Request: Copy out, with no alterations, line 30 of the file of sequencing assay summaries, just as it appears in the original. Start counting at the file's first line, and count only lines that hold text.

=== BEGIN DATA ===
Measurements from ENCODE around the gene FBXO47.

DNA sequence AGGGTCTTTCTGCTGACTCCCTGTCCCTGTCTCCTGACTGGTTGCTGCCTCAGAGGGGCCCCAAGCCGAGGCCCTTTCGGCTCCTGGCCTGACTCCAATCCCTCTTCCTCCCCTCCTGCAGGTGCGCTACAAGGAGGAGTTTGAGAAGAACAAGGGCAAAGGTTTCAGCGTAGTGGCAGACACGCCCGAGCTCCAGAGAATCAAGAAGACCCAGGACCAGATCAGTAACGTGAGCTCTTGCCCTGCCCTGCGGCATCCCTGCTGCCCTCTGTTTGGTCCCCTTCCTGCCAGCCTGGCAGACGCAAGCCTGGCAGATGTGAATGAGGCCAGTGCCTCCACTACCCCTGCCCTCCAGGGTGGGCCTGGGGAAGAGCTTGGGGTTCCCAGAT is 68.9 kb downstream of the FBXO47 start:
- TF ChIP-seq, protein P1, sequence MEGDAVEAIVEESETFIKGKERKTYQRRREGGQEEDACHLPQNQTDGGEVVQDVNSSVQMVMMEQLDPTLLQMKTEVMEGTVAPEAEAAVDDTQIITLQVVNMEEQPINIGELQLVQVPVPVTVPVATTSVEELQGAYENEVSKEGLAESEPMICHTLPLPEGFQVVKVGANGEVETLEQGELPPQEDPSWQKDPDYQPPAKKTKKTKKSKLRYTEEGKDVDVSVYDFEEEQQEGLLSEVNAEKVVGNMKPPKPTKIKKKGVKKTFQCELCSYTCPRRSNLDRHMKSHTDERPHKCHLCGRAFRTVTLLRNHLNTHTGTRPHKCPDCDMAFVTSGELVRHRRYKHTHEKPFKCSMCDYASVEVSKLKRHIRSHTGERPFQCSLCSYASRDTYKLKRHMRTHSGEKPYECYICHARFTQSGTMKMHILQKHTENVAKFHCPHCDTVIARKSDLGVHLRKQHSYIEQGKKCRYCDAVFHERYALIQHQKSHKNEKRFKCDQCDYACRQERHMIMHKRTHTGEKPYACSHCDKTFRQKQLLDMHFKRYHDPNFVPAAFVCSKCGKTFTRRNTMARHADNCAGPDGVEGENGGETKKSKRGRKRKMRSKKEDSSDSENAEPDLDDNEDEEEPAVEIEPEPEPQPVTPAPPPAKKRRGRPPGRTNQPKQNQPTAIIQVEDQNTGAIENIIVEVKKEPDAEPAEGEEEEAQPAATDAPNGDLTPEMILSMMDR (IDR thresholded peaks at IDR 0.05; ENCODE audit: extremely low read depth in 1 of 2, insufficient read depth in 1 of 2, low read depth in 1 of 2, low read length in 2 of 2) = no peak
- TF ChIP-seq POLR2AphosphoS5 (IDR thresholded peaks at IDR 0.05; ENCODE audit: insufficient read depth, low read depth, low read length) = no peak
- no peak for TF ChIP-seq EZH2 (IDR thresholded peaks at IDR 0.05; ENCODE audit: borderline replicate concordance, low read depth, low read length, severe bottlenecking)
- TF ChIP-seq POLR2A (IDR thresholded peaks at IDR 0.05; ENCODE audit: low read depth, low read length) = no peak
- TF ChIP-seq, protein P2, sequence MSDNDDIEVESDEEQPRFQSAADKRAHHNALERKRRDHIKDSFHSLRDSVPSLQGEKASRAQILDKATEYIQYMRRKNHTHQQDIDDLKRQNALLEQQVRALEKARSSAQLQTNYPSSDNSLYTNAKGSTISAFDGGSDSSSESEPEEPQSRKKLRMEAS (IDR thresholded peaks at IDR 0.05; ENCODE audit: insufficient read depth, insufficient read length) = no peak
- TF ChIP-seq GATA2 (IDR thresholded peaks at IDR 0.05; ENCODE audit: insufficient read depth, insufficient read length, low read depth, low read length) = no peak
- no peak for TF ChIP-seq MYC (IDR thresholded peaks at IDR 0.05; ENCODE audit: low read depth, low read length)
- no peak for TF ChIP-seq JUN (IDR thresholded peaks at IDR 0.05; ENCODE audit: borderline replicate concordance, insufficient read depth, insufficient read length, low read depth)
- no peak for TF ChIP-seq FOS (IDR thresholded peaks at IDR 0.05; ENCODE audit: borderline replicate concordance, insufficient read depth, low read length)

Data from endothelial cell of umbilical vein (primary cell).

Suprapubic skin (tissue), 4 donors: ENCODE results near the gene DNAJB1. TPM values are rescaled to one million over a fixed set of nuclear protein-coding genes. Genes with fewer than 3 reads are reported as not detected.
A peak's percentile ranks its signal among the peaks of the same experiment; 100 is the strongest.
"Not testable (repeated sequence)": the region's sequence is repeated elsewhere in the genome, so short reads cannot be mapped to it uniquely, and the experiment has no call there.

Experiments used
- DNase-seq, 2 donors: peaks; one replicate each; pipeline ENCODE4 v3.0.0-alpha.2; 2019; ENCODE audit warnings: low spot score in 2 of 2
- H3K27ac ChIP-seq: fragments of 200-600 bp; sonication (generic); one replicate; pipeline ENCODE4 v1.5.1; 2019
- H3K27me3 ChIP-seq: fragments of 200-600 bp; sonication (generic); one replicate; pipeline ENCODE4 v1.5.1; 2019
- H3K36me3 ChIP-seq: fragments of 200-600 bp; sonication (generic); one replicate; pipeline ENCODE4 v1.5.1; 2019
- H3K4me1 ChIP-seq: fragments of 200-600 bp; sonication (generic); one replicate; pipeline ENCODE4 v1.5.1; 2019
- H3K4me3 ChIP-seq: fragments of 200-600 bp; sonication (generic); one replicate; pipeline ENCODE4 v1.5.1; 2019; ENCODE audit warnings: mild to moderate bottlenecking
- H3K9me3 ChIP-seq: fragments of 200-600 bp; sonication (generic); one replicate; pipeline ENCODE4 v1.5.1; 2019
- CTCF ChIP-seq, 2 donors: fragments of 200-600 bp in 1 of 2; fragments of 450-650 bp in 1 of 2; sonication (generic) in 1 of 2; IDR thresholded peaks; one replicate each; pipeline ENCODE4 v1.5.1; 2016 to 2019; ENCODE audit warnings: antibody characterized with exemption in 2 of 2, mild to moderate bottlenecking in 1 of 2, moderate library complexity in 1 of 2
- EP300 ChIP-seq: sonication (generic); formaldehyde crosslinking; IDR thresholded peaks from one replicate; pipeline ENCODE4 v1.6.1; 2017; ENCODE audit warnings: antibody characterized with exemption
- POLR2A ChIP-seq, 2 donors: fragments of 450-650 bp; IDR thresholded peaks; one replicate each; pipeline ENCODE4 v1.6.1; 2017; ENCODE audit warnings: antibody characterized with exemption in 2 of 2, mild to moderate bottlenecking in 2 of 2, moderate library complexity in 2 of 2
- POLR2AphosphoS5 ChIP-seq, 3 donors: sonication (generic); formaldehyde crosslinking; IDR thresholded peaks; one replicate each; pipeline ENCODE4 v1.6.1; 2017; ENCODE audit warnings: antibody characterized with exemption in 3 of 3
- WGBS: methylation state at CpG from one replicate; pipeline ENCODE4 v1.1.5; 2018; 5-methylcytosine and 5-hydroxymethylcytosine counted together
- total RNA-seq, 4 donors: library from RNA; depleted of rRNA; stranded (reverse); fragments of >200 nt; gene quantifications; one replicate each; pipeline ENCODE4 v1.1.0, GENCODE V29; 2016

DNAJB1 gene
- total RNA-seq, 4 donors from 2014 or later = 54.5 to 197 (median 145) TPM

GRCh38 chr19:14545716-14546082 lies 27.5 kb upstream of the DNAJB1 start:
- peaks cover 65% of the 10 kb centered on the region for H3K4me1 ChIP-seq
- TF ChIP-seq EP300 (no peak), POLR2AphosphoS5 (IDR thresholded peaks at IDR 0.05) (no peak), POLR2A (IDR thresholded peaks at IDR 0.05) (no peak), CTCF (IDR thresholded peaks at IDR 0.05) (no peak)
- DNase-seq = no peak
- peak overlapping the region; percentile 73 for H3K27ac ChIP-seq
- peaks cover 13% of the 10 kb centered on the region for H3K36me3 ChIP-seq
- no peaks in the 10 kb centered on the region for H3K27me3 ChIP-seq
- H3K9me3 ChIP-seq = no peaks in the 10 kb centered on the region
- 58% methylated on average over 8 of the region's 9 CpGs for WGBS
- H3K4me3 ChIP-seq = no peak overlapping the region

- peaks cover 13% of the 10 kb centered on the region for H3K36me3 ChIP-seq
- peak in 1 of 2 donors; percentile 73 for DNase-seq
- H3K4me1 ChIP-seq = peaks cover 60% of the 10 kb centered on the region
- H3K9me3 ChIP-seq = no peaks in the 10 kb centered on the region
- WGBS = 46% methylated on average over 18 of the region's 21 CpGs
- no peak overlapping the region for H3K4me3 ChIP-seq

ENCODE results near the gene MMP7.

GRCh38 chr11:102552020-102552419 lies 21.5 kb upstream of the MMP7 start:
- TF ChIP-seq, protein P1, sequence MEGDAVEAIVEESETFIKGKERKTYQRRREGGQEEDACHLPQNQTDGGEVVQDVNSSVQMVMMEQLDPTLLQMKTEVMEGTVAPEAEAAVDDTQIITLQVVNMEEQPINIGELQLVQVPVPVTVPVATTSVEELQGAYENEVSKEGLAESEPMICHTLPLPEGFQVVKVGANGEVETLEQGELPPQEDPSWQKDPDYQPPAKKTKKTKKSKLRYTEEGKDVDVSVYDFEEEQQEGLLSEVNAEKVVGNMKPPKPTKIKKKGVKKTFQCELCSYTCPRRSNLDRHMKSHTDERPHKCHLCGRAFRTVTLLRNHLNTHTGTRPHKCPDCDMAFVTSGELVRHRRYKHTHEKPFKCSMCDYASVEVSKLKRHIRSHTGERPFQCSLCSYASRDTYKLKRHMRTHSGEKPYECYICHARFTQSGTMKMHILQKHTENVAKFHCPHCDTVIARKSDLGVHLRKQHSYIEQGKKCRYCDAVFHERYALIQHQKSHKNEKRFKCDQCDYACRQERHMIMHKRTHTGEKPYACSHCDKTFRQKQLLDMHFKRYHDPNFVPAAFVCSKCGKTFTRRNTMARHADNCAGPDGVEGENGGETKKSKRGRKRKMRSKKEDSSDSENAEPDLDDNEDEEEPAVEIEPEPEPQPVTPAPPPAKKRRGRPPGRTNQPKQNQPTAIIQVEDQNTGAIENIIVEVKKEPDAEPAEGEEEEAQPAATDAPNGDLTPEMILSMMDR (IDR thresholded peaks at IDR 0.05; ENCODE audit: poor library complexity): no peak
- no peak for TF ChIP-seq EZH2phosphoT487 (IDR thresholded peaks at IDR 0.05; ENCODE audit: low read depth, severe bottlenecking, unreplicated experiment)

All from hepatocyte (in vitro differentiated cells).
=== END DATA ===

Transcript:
DNAJB1 gene